Now for the corners. First up is the pair KO, so I want to solve I->K->O. This is a bad one to set up, requiring two moves. I set it up to a clockwise A perm with (1,3)/(0,-3)/(2,0). Then I do the A perm (1,0)/(0,3)/(2,0)/(-3,0)/(-2,0)/(0,-3)/(2,0)/(3,0)/(-3,0), and then undo the setup with (-2,0)/(0,3)/(-1,-3). Now the pieces at "K" and "O" are solved.

Next, I solve the two pieces MJ by doing I->M->J. This one is easier to set up: (-2,3)/(-4,0), which sets up for a counterclockwise A perm, /(-3,0)/(-2,0)/(0,3)/(2,0)/(3,0)/(-2,0)/(0,-3)/(2,0). Then I undo the setup moves with (4,0)/(2,-3), and the pieces at "M" and "J" are solved.

Now all that's left are the last 2 edges and the last 2 corners. Setup moves (0,-1)/(0,1) prepare for the J perm (-2,0)/(0,-3)/(0,3)/(0,-3)/(3,0)/(-3,3)/(5,0). Now just undo the setup moves with (0,-1)/(0,1), and it's solved! Well, except for the fact that the middle slice is wrong, so just do /(6,0)/(6,0)/(6,0), and now it's REALLY solved!


I use the following algorithms for solving square-1 BLD. There are several others I should probably learn, but these are the ones I know now; they're fairly reliable, and they require at most one setup slice move for edges and 2 setup slice moves for corners. I will use my lettering scheme to describe the letters that are being solved, since it's easier than giving the locations with UDRLFB.


corners: parity:

Alternate Approach

Joey Gouly has suggested an alternate approach for this method. His suggestion is that you merely memorize where all the pieces will be at the beginning, and then work out the cycles while in the solving phase. So for instance, in the Sample Solve above, you would memorize the following, telling what piece is at each location:

Edges: GD BA HE FC
Corners: KN OL JI MP

I won't go into how I got these, but if you simply use the translation matrix looking for what piece is at each location (A-H for edges, and I-P for corners), you should wind up with these. Then, when solving, you know where all the pieces are, and you work out the cycles from there. So if you start with A (which is G in our memorization), you then see what's at G (F, since it's the 7th letter), and therefore figure the first cycle is A->G->F, and solve that. Then you go onto the piece that's at F (E) and the piece that's at E (H), and so you solve A->E->H, and so on. You'll find that you still wind up doing the same solve, you just do the memorization a little differently.

I've tried this method, and it also works pretty well. The memorization phase is much quicker, since you have less to keep track of. But unfortunately, working out the cycles during the solve is a little more difficult than it is pre-solve, because it's harder to keep track of what has already been solved. I suspect that if you don't need to break into new cycles, this method might work out best. But it seems like the method I normally use is a little better if you do have to break into new cycles.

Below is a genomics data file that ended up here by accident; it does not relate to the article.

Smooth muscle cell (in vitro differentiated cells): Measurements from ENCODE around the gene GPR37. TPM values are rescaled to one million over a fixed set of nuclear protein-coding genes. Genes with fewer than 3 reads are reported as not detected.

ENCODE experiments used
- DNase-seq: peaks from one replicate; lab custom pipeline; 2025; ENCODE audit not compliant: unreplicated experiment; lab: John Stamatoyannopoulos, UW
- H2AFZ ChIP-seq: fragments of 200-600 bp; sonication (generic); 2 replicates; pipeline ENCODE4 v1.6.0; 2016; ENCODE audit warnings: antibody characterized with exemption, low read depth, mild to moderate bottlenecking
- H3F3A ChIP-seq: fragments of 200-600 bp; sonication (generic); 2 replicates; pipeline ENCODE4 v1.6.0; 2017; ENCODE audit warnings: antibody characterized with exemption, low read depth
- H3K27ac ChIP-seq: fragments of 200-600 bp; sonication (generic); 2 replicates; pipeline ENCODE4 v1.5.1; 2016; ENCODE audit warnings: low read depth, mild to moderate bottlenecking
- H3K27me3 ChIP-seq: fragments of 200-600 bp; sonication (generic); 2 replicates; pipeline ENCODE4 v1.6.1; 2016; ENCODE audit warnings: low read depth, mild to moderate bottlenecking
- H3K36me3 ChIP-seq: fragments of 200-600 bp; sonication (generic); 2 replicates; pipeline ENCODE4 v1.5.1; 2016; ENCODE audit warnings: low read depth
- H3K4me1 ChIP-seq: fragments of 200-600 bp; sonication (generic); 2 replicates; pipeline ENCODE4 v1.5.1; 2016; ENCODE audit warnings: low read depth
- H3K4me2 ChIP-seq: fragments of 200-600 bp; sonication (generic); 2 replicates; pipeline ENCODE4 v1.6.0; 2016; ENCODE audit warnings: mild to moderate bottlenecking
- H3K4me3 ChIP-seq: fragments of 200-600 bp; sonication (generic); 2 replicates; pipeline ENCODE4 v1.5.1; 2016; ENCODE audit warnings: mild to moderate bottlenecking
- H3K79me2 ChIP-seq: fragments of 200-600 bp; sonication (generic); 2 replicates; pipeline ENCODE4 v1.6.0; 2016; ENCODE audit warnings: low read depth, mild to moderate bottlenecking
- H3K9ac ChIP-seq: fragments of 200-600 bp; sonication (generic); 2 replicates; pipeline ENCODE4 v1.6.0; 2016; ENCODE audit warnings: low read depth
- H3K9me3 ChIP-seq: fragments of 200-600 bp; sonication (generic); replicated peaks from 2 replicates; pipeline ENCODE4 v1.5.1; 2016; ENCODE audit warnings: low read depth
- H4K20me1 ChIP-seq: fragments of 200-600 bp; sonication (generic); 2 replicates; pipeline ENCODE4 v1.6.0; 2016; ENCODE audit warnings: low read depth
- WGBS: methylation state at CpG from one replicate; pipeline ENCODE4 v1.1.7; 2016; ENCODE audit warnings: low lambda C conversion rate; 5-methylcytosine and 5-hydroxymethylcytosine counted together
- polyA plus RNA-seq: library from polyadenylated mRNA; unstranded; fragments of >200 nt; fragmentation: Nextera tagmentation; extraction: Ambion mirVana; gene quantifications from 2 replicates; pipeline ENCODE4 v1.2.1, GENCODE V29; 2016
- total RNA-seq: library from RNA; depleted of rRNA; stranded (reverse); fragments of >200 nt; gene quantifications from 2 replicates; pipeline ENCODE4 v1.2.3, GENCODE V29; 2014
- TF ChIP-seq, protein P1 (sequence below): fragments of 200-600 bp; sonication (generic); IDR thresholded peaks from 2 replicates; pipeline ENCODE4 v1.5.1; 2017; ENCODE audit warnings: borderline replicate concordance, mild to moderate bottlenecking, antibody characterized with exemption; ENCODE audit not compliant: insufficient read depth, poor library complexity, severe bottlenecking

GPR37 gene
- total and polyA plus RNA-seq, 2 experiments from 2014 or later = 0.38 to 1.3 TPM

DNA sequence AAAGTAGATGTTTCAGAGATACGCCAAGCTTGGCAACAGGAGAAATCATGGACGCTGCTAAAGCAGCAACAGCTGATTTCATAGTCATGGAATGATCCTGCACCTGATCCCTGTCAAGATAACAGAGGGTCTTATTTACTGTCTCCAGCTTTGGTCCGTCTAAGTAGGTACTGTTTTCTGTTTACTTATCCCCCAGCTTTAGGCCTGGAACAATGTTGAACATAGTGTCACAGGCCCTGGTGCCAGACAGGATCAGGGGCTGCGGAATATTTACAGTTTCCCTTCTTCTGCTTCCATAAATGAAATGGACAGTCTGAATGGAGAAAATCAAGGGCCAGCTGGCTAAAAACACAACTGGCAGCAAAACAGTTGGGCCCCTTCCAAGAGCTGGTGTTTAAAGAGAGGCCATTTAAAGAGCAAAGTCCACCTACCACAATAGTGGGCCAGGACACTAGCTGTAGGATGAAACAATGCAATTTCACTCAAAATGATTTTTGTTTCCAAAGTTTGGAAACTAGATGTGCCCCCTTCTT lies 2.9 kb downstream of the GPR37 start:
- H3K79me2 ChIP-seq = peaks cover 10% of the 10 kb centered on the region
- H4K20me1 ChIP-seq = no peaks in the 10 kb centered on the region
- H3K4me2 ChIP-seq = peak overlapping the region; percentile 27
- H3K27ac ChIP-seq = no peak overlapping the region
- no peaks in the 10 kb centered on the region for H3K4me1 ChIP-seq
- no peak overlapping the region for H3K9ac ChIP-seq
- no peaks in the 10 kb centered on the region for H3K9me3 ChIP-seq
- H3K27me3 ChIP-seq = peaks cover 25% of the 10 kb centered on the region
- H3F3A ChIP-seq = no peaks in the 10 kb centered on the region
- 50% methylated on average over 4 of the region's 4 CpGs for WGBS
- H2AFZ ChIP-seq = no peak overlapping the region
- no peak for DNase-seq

Memorization List

Note that this list and the diagrams were originally created by Christian Eggermont. I'd like to thank him very much for allowing me to use his page as a starting point for this one, and also for creating the list in the first place - it was very useful in the creation of this method.

This list contains each of the 90 possible cases. For each case, I have provided the following:

  1. The shape of the particular case. The left shape in each row is the upper layer, seen from above; the right shape is the lower layer, seen from below.
  2. The name of the case. This is using the naming system described above in the section Shape Naming System.
  3. The "helper" for this case. See the section above called Helper.
  4. The 8 letters for the edges translation matrix. Piece A in the puzzle after going to square will be at the position designated by the first letter, piece B in the squared puzzle will be at the position designated by the second letter, and so on.
  5. The 8 letters for the corners translation matrix. Piece I in the puzzle after going to square will be at the position designated by the first letter, piece J in the squared puzzle will be at the position designated by the second letter, and so on.
  6. A distance, so you know how far from square that particular case is. You don't need to memorize this.
  7. The algorithm to get you from this case to square. Obviously, inverting this algorithm can get you to this case. Again, you don't need to memorize this, although if you do, you might be quicker solving. Note that with blindfolded solving, it is very important that you get to square the same way from a given case every time. There are many ways to get to square, and if you go a different way, the pieces won't be in the right place! However, you don't need to memorize the algorithm simply because you can do it one step at a time: It takes a while to do it this way - I've sometimes taken several minutes when I have trouble remembering one of the helpers - but it's almost guaranteed to work. The one place where I know it doesn't work (there might be more - I've tried not to make them) is for the case TU; I did that case before I realized I should follow this rule. If you decide to generate your own table (rather than using mine), please remember that it is very nice to have all the shapes follow the same path, where possible. One thing that does make this difficult is that there are some cases where there are multiple possible ways to align the pieces for the next turn, due to rotational symmetry. To help with that, I use the following rules, which work for the solutions I give below: